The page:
Márquez made a mid-season surge, winning six of the next seven races to move within six points of Bradl in the championship. He was less successful in the following races, dropping to third in the standings at one point behind Nicolas Terol and Pol Espargaró after being involved in an accident with Randy Krummenacher at the first corner at the Aragon Grand Prix.
In the Japanese Grand Prix, Márquez took his seventh pole position of the season but finished second to Andrea Iannone, but that finish combined with a fourth place for Bradl, allowed Márquez to take the championship lead by a point.
At the Australian Grand Prix, Márquez was involved in an incident with Ratthapark Wilairot during free practice, Márquez crashed into the back of Wilairot after the session had been concluded, and was given a one-minute time penalty added to his qualifying time for riding in an "irresponsible manner".
The penalty ensured Márquez would start the race from last on the grid, but he made his way through the field and eventually finished third.
Malaysian Grand Prix, Márquez's race weekend was hampered in the opening minutes of the first free practice session, as he crashed on a damp patch. After sitting out two further practice sessions, Márquez completed two laps in the qualifying session, but his times were only good enough for 36th on the grid. He did not start the race, as he failed a medical.
Márquez attended the final race of the season in Valencia, in the hope of being fit to compete, but withdrew due to his continued vision problems, giving Bradl the title.
In 2012, Márquez won the Moto2 championship title after a season long battle with fellow Spanish rider Pol Espargaró.
A third place finish for Márquez at the Australian Grand Prix, despite a win for Espargaró was enough to give him his second world title before moving into the premier class for 2013.
He took his last victory in the class at the Valencian Grand Prix, despite starting from 33rd on the grid. This performance, which implied overtaking 20 bikes on the first lap alone, meant the biggest comeback in the sport's history.
He finished the season with nine race wins, setting a record for the class that still stands today.
MotoGP World Championship 2013 To Present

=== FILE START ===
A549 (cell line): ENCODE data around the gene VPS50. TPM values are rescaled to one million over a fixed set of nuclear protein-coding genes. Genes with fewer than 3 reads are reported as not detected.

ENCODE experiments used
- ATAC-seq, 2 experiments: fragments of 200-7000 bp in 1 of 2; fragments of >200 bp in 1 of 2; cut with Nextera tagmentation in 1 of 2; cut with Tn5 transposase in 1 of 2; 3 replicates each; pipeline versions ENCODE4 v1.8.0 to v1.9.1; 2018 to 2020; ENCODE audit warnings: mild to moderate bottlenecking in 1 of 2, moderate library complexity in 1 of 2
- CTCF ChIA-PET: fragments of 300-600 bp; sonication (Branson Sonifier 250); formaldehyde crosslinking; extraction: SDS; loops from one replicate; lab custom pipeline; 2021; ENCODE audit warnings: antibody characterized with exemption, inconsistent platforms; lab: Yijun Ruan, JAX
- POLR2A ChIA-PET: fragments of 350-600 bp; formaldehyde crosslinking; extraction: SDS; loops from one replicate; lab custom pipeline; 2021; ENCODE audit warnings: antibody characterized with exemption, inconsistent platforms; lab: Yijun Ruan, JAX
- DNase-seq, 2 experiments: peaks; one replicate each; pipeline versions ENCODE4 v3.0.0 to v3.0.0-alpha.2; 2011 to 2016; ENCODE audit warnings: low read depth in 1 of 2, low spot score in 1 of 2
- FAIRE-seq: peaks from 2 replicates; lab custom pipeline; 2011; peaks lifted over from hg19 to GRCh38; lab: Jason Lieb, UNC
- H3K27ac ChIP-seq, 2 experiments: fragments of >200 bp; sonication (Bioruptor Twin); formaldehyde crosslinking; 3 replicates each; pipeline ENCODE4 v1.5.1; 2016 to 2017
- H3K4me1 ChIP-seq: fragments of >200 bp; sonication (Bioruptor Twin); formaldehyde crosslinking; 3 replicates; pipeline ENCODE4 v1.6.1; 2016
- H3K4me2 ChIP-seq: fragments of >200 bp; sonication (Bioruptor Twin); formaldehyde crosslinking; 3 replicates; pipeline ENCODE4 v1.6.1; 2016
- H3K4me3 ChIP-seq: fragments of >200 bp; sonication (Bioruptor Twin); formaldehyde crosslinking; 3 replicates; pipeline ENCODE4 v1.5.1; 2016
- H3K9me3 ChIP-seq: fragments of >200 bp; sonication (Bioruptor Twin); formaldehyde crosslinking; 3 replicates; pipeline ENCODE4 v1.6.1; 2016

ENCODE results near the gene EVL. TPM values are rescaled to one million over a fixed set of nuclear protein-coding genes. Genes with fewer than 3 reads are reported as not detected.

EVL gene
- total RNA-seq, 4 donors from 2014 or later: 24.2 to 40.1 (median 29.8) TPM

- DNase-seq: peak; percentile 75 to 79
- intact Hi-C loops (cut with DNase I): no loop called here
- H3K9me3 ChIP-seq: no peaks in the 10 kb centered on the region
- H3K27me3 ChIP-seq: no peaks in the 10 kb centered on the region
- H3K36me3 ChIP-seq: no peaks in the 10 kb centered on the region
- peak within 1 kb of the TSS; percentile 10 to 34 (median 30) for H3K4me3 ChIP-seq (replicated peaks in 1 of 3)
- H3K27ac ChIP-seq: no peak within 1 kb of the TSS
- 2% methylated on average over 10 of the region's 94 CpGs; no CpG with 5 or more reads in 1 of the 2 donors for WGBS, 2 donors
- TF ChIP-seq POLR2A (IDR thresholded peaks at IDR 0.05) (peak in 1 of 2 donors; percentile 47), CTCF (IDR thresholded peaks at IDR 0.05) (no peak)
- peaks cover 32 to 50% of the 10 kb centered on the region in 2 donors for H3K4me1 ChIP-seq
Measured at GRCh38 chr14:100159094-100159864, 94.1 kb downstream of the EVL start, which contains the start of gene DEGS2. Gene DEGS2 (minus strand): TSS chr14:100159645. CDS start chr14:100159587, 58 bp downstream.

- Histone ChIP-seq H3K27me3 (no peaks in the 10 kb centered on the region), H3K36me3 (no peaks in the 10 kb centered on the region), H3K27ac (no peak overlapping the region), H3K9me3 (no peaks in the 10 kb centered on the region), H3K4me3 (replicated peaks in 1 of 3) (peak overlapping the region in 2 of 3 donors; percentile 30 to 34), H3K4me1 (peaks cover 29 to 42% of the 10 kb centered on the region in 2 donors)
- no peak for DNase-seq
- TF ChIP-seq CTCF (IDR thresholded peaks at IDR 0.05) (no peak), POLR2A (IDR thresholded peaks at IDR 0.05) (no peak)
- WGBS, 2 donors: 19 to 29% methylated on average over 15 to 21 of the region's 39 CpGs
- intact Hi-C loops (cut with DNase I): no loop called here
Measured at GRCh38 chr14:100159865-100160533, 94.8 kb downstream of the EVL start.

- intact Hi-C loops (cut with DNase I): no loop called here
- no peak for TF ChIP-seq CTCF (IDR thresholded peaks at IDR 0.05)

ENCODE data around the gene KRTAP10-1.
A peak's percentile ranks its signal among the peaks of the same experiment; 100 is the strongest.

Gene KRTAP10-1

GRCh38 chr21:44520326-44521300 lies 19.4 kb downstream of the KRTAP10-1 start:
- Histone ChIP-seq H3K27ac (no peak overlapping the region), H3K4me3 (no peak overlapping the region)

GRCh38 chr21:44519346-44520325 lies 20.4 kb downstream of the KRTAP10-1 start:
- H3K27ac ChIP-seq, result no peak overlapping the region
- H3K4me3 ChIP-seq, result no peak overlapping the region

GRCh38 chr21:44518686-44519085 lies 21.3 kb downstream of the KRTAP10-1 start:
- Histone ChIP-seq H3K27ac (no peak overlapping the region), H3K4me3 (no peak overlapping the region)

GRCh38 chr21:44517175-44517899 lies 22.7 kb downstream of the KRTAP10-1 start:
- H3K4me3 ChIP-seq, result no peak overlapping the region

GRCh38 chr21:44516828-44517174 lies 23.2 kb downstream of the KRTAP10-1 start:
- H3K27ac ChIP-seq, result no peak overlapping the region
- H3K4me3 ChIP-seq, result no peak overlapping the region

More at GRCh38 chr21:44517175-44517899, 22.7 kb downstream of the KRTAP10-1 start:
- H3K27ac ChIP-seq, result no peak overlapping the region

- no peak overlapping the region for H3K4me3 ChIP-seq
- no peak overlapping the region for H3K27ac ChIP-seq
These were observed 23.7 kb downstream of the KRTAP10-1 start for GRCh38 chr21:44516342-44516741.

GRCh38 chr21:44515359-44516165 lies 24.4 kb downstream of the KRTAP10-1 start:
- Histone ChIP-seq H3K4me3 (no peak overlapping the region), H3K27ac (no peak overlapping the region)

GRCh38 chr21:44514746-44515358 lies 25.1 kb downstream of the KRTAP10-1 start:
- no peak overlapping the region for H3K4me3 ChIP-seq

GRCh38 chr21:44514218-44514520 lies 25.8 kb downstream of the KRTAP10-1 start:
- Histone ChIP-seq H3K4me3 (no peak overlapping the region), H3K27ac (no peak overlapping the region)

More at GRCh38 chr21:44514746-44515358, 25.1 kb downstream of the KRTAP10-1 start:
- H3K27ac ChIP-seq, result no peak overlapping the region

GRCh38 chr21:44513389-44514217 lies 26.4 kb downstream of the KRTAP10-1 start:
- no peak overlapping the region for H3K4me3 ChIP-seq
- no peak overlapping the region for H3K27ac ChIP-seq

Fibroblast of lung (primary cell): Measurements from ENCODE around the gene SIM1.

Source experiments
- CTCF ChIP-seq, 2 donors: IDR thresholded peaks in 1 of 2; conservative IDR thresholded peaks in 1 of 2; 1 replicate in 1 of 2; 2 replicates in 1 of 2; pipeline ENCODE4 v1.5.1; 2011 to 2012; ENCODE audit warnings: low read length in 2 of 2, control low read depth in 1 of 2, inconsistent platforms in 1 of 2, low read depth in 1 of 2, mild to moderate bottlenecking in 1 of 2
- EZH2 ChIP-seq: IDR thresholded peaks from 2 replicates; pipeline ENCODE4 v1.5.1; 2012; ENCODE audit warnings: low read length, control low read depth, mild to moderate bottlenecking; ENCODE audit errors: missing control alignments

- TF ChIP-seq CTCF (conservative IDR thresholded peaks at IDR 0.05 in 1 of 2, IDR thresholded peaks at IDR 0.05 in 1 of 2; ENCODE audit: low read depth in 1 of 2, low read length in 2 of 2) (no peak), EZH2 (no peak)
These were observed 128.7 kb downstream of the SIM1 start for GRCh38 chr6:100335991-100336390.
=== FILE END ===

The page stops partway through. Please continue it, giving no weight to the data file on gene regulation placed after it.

2013 Márquez Moves Up To MotoGP With Repsol Honda
Márquez Makes An Impressive MotoGP Start
Márquez tested the Honda RC213V for the first time in Valencia after the end of 2012 championships lapping just over a second slower than his team-mate and compatriot Dani Pedrosa who topped the time sheets.
Márquez was again impressive during the first official MotoGP testing at Sepang where he finished the first two days of testing at third position just behind Pedrosa and Jorge Lorenzo and ahead of Valentino Rossi in fourth before swapping places with Rossi on the final day. Márquez also did a race simulation during the closing stages of the session and his timings were consistent and phenomenal for a rookie. Márquez continued his impressive form in the private test of Honda at Austin where he topped the timesheets all the three days.
MotoGP 2013 Season
Rossi and Márquez battle it out at Silverstone
Márquez started the season with a podium finish in Qatar. He qualified sixth and finished third behind Jorge Lorenzo and Valentino Rossi.
At the second round of the championship at the inaugural race at a new race track, the Circuit of the Americas in Texas, USA, Márquez beat his team-mate Dani Pedrosa and became the first winner at the new COTA track.
In doing this Márquez became the youngest ever MotoGP race winner at 20 years, 63 days, beating Freddie Spencer's 30-year-old record.
In Spain at the Jerez circuit, Márquez slipped off during the third free practice session without getting injured and qualified third fastest. Márquez finished the race in second behind team-mate Dani Pedrosa.